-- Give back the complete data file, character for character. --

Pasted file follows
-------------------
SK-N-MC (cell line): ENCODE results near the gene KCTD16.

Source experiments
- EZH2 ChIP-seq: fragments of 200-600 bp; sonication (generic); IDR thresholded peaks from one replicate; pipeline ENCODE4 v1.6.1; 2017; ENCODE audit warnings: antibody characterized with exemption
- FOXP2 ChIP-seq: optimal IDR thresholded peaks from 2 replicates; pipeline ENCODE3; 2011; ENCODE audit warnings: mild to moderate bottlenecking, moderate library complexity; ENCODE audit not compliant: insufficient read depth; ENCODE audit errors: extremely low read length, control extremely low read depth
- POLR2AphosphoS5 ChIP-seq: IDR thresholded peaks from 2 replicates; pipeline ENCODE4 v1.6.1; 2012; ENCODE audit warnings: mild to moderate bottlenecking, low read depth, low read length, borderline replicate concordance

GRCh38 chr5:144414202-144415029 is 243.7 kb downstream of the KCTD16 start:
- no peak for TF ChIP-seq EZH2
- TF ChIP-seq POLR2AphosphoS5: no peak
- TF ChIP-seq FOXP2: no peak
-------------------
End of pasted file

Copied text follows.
SK-N-MC (cell line): ENCODE results near the gene KCTD16.

Source experiments
- EZH2 ChIP-seq: fragments of 200-600 bp; sonication (generic); IDR thresholded peaks from one replicate; pipeline ENCODE4 v1.6.1; 2017; ENCODE audit warnings: antibody characterized with exemption
- FOXP2 ChIP-seq: optimal IDR thresholded peaks from 2 replicates; pipeline ENCODE3; 2011; ENCODE audit warnings: mild to moderate bottlenecking, moderate library complexity; ENCODE audit not compliant: insufficient read depth; ENCODE audit errors: extremely low read length, control extremely low read depth
- POLR2AphosphoS5 ChIP-seq: IDR thresholded peaks from 2 replicates; pipeline ENCODE4 v1.6.1; 2012; ENCODE audit warnings: mild to moderate bottlenecking, low read depth, low read length, borderline replicate concordance

GRCh38 chr5:144414202-144415029 is 243.7 kb downstream of the KCTD16 start:
- no peak for TF ChIP-seq EZH2
- TF ChIP-seq POLR2AphosphoS5: no peak
- TF ChIP-seq FOXP2: no peak